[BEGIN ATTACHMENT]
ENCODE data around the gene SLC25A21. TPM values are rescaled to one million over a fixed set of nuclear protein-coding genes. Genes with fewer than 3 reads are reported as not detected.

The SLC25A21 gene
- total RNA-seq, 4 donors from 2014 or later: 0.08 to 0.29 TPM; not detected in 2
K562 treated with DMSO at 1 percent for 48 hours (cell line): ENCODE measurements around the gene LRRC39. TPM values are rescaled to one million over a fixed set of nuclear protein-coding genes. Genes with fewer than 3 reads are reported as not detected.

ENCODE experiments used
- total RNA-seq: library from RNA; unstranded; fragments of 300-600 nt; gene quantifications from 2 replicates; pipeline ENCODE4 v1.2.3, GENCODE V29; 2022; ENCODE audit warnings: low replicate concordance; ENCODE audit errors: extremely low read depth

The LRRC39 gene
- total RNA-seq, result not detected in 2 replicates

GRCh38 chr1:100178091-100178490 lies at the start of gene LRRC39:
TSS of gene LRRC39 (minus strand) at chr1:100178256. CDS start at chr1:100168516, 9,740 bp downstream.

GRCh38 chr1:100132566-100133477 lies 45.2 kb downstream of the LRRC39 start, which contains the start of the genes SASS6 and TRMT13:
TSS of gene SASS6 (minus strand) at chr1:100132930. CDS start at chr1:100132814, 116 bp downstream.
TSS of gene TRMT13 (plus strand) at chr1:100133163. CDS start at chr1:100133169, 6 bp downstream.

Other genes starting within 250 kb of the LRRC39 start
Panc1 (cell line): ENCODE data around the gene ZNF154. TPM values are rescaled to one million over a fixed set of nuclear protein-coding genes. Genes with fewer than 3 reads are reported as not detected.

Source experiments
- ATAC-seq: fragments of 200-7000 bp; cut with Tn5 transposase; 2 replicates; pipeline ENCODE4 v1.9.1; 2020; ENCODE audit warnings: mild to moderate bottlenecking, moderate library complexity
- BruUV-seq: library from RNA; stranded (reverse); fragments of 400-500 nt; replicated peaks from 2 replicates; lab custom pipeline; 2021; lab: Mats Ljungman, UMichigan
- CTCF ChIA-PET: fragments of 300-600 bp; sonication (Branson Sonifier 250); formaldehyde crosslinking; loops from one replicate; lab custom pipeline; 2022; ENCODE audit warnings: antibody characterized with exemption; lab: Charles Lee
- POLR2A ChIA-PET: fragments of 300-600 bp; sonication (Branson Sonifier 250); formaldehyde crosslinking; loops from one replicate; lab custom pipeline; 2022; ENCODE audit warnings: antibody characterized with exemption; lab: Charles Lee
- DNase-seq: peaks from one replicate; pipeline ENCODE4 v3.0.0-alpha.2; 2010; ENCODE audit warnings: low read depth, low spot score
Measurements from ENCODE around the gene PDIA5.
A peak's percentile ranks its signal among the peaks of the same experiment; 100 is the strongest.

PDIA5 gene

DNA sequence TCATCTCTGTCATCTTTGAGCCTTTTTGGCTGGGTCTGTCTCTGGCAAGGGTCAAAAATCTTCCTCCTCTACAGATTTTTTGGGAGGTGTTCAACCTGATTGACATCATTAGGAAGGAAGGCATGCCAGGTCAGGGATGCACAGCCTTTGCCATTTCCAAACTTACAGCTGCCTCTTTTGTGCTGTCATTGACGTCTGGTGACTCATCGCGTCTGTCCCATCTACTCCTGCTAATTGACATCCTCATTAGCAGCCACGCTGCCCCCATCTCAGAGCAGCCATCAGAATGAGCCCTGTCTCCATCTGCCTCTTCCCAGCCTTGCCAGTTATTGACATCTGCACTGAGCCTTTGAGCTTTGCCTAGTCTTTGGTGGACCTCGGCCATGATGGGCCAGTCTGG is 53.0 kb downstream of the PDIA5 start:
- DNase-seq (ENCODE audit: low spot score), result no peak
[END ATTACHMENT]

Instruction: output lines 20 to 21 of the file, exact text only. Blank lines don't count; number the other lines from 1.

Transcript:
- POLR2A ChIA-PET: fragments of 300-600 bp; sonication (Branson Sonifier 250); formaldehyde crosslinking; loops from one replicate; lab custom pipeline; 2022; ENCODE audit warnings: antibody characterized with exemption; lab: Charles Lee
- DNase-seq: peaks from one replicate; pipeline ENCODE4 v3.0.0-alpha.2; 2010; ENCODE audit warnings: low read depth, low spot score